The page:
30 Oct End of Life Home Care Nursing Reduces Emergency Department Visits
MedicalResearch.com Interview with:
Dr. Hsien Seow, PhD
Associate Professor Department of Oncology
Cancer Care Ontario Research Chair in Health Services Research
Associate Member, Department of Clinical Epidemiology & Biostatistics
Canadian Institutes of Health Research Young Investigator
Medical Research: What is the background for this study? What are the main findings?
Dr. Seow: Despite being commonplace in healthcare systems, little research has described the effectiveness of publicly-provided generalist homecare nursing to reduce unnecessary acute care use at end-of-life, such as emergency department (ED) visits. It is also unclear how homecare nursing intent, which varies by standard care or end-of-life, affects this relationship. Our study examined a population-based cohort of cancer decedents in Ontario, Canada who used homecare nursing in their last six months of life. Specifically, we examined the relationship between homecare nursing rate in a given week on the ED visit rate in the subsequent week. In our cohort of 54,576 decedents, there was a temporal association between receiving end-of-life nursing in a given week during the last six months of life, and of more standard nursing in the last month of life, with a reduced ED rate in the subsequent week. Homecare nursing for those who are receving end of life care will find that it can provide immediate assistance when needed.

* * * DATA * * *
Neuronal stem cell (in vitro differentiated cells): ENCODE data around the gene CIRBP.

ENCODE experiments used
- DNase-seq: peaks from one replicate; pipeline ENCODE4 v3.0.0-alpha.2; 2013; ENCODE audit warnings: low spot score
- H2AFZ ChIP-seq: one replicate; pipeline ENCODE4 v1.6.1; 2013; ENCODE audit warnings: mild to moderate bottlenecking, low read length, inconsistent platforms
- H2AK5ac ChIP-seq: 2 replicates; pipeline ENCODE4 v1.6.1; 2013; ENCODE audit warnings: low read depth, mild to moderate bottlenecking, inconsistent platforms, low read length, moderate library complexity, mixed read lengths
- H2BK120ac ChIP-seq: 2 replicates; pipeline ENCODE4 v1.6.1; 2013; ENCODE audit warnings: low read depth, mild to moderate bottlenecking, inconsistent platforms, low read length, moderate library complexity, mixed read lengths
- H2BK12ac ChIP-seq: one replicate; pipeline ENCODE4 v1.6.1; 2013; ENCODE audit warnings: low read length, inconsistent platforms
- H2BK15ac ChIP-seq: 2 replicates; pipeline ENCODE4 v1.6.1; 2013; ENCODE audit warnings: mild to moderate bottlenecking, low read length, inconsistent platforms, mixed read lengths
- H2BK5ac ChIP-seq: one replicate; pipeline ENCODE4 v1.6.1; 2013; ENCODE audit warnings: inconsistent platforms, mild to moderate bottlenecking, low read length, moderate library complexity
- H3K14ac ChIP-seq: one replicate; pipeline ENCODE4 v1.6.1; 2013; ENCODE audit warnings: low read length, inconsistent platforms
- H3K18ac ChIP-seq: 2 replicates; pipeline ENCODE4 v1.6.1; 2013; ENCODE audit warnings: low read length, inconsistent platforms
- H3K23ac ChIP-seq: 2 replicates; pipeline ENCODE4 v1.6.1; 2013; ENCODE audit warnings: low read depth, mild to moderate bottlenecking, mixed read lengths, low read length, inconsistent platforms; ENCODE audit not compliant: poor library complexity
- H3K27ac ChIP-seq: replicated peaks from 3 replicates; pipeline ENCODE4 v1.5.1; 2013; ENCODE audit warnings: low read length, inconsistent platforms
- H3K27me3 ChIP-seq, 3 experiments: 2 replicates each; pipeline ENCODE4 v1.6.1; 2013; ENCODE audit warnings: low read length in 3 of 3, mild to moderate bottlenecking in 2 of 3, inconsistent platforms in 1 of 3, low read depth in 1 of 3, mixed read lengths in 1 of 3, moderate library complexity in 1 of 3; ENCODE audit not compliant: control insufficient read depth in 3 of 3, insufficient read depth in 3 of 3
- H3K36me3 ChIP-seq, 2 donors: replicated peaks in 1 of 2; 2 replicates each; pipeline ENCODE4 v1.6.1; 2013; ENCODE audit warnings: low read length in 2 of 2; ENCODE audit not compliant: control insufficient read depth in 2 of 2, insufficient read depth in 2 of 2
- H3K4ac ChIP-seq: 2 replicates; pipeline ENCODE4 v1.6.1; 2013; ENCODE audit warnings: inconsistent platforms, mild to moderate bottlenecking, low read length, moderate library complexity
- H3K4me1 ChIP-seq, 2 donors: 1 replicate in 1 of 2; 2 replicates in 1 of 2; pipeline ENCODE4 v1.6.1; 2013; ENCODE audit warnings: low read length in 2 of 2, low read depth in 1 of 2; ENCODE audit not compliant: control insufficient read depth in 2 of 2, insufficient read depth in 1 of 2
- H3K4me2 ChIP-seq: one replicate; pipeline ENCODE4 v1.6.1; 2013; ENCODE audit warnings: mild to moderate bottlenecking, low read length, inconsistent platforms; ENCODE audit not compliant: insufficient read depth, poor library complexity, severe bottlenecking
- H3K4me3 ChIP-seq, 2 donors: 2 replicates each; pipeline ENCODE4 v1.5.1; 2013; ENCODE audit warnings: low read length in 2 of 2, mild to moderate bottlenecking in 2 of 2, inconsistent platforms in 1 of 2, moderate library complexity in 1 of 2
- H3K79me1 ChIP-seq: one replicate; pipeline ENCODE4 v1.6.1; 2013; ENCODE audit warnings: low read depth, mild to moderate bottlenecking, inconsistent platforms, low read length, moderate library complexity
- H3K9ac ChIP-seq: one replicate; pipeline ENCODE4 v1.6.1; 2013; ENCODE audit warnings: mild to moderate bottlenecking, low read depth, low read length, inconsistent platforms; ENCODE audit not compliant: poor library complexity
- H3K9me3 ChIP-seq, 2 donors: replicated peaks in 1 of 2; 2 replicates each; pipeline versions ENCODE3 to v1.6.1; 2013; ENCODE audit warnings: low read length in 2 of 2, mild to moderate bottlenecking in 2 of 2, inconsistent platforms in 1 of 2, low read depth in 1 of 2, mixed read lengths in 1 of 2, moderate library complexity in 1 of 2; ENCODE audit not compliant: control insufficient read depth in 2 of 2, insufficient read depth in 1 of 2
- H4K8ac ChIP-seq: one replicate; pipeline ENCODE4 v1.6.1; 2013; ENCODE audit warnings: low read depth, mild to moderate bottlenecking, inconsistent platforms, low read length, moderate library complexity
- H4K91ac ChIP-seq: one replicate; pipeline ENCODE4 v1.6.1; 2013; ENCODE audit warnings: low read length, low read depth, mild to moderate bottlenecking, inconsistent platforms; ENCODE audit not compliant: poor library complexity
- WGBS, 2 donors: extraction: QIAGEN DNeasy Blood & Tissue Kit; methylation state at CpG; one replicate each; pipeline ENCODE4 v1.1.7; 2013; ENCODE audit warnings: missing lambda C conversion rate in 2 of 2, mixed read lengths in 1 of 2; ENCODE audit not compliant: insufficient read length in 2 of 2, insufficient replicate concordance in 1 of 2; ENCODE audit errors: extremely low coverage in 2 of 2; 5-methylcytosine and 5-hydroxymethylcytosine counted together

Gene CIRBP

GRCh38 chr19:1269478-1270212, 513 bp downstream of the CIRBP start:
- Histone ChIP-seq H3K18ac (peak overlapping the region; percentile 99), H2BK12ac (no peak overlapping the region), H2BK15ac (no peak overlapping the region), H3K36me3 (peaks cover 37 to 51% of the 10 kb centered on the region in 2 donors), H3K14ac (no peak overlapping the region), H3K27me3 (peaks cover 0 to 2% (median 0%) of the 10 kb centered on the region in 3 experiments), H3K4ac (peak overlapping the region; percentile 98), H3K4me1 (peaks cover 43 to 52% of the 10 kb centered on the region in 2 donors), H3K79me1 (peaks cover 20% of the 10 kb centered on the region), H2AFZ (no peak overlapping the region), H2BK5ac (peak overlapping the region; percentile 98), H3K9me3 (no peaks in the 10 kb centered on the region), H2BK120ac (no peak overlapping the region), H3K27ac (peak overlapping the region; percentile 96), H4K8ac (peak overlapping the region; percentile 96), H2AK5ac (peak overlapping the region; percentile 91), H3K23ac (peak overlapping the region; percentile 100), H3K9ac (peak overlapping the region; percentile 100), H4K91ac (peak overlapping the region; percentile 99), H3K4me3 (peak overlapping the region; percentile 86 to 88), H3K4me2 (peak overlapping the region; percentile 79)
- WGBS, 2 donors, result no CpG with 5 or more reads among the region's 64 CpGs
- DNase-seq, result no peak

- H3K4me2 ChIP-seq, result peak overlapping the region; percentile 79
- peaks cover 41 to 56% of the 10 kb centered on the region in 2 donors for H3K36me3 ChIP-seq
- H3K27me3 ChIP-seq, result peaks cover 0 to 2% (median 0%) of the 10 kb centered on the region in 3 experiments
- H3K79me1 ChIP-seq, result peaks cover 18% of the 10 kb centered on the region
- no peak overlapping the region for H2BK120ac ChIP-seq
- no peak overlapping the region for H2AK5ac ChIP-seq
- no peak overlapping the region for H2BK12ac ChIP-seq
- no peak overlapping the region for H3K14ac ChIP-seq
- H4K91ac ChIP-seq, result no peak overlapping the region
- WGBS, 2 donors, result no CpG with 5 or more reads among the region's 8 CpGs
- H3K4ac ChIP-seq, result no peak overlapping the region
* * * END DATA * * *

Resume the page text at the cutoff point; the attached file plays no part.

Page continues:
Medical Research: What should clinicians and patients take away from your report?
Dr. Seow: In our study, which represents the largest cohort to examine the effect of homecare nursing on ED visits in a general end-of-life cancer population to our knowledge, we found that having end-of-life nursing compared to standard nursing was associated with a reduced ED visit rate in the subsequent week by 31% across the last 26 weeks of life, and by 41% in the last month of life. Thus, homecare nursing with an end-of-life intent helps to avoid unnecessary ED visits, even more than standard nursing. The results of our study imply that once it is clear that the goals of care have an end-of-life care intent, generalist nurses, not only specialists, can provide components of palliation, such as keeping patients comfortable and pain-free, which helps to avoid unnecessary ED visits. Overall, this evidence should support health care policies that enhance the provision of homecare nursing, especially end-of-life nursing, to patients in the final weeks of life to reduce avoidable ED visits.
Medical Research: What recommendations do you have for future research as a result of this study?
Dr. Seow: Future research should focus on measuring the quality of the homecare provided, identifying the nursing services provided that are most valuable to patients and families, quantifying the cost-saving potential of increasing population-level end-of-life homecare nursing and reducing acute care use, and determining whether the reasons for going to the ED were appropriate or preventable.
Does Increasing Homecare Nursing Reduce Emergency Department Visits at the End of Life? A Population-Based Cohort Study of Cancer Decedents
Dr. Hsien Seow, PhD (2015). End of Life Home Care Nursing Reduces Emergency Department Visits